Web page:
The incident has been reported to the drug company and I am left with the problem of how to deal with an unvaccinated dog who is at as much at risk from the diseases it prevents as she is from the vaccination itself.


A year and one minor crisis on from the above, Poppy is fighting fit and so pleased with herself after qualifying for Crufts at the age of nine and a half that she is merrily playing ‘wall of death’ round my living room and wearing out the youngsters with her requests to play !!

The story continues——

This next part doesn’t make pleasant reading – there is no happy ending. For those of you with Addisons dogs please don’t think that early death is the inevitable consequences of the disease.




It has been nearly six months since Poppy died and since then there has not been a single day I have not wept for her – and for me. I miss her terribly. It’s not that she was an only dog, I have six others, but she was so special. I can still feel her sitting on my  knee, I can almost stroke the shape of her ribcage, feel the textures of  her coat and draw my fingers over her elegant shapely head.

Poor Poppy had a terrible, terrible time. Addisons Disease in an auto-immune condition which means her immune system was compromised. As a consequence she had a persistent ear infection, which, despite the commitment of myself and my vet refused to clear up and eventually mutated into pseudomonas. I had spent months religiously cleaning her ears twice daily, waiting 20 minutes and then putting eardrops in along with various antibiotic combinations that required   chart for me to keep up with them.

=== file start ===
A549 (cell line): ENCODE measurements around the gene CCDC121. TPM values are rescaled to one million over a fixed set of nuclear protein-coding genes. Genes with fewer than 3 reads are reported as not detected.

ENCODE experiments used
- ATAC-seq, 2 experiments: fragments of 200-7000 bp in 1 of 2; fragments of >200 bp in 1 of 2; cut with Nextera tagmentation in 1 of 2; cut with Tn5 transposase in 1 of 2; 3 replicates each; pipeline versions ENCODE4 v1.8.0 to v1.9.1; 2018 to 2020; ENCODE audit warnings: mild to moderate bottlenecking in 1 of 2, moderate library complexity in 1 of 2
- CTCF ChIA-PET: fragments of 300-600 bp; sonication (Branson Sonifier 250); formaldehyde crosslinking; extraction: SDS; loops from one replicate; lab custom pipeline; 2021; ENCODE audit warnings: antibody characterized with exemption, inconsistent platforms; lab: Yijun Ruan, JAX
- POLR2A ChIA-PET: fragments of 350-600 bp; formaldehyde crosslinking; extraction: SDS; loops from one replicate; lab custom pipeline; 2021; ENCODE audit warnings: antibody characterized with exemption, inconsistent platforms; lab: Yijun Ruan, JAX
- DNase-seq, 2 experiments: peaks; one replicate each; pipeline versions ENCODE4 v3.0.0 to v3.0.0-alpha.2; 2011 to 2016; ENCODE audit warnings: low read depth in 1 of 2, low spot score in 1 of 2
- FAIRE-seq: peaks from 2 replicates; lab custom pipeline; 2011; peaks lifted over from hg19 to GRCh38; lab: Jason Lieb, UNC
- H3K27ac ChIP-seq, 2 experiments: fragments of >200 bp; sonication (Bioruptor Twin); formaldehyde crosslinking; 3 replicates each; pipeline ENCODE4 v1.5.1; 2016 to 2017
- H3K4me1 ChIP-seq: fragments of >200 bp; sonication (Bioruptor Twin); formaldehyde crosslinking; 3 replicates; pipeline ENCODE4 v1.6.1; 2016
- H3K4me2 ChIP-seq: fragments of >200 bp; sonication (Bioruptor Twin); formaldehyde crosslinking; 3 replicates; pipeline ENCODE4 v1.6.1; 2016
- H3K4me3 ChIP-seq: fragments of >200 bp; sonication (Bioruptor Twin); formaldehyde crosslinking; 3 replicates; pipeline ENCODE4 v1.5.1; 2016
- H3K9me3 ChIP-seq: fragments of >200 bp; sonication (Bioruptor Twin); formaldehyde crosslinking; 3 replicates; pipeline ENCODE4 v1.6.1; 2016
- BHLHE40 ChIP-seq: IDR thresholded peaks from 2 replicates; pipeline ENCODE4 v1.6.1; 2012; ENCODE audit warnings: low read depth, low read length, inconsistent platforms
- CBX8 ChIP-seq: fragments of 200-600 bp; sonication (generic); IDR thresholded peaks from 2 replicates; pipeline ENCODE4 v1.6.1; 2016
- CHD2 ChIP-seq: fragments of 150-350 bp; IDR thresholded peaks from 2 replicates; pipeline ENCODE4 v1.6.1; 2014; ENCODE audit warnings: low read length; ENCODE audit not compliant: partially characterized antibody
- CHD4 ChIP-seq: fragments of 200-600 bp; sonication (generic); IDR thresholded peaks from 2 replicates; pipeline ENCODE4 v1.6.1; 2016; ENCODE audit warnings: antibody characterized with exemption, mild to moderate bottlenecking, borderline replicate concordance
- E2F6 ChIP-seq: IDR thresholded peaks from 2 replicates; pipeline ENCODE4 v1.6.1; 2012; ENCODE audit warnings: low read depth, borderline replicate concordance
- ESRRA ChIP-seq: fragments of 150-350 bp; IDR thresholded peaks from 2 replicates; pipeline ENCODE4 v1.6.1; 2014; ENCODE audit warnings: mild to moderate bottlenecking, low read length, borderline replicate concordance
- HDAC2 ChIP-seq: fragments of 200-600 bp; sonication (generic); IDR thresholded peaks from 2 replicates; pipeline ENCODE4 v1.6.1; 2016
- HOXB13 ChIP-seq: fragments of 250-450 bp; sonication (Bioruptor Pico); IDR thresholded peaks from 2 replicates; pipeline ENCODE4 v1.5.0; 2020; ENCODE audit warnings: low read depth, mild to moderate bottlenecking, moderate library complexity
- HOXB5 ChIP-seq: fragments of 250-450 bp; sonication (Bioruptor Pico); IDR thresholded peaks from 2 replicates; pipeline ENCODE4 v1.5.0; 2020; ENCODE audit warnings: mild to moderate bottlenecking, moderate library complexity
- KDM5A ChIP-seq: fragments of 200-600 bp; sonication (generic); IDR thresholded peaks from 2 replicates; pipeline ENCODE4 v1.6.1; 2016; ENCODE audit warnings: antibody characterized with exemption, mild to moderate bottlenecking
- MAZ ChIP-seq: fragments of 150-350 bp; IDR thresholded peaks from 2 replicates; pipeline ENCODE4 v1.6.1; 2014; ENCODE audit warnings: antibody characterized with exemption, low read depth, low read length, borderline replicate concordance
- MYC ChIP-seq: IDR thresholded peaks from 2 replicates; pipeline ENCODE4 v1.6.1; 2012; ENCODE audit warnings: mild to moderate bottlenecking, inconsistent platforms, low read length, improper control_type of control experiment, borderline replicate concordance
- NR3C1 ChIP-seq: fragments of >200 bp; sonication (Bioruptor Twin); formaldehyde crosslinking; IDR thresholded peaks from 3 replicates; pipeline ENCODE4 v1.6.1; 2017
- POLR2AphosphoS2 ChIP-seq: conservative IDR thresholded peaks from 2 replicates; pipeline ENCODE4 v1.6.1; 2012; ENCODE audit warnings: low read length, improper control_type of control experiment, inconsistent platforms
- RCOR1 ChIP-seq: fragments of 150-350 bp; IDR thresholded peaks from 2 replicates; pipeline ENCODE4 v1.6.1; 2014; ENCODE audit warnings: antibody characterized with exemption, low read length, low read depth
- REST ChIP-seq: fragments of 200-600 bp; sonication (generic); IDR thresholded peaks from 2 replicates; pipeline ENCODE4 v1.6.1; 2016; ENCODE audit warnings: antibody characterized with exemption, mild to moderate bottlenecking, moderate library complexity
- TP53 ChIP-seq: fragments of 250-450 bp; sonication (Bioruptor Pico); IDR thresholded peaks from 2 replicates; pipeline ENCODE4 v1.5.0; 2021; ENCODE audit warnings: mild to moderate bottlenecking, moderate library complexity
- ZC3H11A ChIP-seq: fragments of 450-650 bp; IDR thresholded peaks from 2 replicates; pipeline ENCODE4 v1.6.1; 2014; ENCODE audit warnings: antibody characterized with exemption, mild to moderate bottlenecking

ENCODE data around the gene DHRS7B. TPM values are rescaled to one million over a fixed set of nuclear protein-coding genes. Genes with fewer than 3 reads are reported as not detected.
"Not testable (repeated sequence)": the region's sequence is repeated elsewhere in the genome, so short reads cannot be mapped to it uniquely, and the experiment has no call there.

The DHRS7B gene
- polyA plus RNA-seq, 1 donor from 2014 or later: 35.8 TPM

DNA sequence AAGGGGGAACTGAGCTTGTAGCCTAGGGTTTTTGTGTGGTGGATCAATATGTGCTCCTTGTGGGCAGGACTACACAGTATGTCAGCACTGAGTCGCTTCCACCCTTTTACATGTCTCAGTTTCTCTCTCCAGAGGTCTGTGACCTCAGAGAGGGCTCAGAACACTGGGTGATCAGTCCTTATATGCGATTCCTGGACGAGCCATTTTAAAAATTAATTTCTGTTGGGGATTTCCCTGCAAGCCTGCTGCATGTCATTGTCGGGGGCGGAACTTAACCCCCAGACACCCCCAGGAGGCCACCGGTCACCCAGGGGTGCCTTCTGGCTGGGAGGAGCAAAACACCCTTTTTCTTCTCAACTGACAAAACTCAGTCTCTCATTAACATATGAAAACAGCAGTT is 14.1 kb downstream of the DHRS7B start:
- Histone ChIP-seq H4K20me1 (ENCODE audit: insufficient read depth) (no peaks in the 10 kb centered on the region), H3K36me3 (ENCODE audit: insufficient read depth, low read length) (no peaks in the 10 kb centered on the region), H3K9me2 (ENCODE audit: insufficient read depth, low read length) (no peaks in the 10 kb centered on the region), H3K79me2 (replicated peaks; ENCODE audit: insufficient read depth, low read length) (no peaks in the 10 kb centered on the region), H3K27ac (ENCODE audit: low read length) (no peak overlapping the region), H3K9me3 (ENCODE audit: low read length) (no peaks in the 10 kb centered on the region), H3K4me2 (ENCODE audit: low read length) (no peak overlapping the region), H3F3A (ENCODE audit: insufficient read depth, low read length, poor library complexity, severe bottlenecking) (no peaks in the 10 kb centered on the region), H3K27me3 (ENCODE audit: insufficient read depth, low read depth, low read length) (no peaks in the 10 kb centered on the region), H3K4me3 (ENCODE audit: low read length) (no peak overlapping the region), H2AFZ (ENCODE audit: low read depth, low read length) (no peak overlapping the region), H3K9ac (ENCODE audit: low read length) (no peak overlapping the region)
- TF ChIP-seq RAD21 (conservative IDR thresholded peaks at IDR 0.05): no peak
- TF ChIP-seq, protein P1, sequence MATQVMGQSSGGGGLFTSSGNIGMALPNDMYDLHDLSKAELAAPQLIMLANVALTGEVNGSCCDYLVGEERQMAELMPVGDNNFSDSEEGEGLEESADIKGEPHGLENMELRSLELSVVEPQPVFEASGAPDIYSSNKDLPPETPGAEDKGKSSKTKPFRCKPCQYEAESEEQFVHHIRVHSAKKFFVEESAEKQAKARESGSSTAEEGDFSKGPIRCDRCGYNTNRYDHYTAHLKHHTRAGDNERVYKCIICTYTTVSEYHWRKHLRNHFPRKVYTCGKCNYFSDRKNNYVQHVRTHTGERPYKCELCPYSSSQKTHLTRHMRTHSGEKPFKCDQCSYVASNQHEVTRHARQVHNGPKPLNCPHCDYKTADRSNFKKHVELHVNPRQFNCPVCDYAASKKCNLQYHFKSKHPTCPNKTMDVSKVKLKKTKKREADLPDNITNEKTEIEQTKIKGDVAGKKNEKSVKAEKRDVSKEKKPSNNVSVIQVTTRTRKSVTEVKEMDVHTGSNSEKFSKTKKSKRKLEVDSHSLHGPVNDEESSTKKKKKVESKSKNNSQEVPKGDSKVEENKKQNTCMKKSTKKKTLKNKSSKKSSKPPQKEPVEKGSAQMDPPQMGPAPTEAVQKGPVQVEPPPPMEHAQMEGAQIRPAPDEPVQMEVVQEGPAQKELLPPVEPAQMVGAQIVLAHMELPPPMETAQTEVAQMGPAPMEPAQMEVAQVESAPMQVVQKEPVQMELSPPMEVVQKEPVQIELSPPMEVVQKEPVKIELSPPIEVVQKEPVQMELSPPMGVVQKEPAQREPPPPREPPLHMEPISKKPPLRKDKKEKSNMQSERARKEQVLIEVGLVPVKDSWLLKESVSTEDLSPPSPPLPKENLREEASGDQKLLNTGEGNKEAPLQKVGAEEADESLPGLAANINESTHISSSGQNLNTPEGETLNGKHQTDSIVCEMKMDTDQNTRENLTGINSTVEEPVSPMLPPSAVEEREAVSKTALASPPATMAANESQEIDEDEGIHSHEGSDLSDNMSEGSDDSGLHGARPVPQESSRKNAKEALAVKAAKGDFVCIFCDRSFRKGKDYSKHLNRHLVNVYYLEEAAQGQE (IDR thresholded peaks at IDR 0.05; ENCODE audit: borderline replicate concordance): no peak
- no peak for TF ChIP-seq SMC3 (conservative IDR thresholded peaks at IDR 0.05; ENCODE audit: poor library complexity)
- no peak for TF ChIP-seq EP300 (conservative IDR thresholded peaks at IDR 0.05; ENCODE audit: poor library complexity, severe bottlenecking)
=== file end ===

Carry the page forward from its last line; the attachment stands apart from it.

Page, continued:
But this infection did not respond to any antibiotics and continued to worsen and the worry was that it would infect her whole body thus precipitating an Addisonian crisis which ultimately she could not recover from. We had tried everything else and I knew that what the vet had in mind was her last chance and I didn’t want to lose her for the sake of an ear infection.

There was only one drug left that this infection might be sensitive to – Gentamicin. This drug has horrendous side-effects and can only be given by injection. In spite of this I urged my reluctant vet to consider using this.

So I had to commit myself to two 40 mile round  trips to the vet each day with Poppy. I just hoped that the antibiotic would work on the infection before the side-effects took hold and before I  collapsed with exhaustion.

After five days there was no obvious improvement and Poppy was unhappy but I couldn’t put my finger on the problem. After 7 days I thought there was some improvement but Poppy was unsteady on her feet and had fallen off the settee for no apparent reason. She has also fallen out of the car trying to get out at the vets. This sort of shock could cause a crisi so I had to be even more careful with her. She has also started standing, swaying with her head down and looking really miserable. She wasn’t eating and had lost weight.

In the mean time I was exhausted working 10 hour shifts, travelling 70 miles to and from work and making 2 trips to the vet each day.

The Gentamicin continued but at one injection per day. Poppy was getting more and more miserable, standing with her legs braced, back dipped, head down and body swaying. She had to be helped in and out to toilet. She couldn’t get in and out of the car and couldn’t get onto the settee without help.

My sister is a Pharmacy Technician and she sent me a copy of Mimms – a publication which describes drugs and their side-effects. Gentamicin causes deafness, dizziness, nausea, hallucinations and major organ failure amongst other things. This was why Poppy was standing like she did.     

Back at the vets, I had her electrolyte levels checked and she was about to crash into Addisonian crisis so they admitted her and put her on a drip and steroids.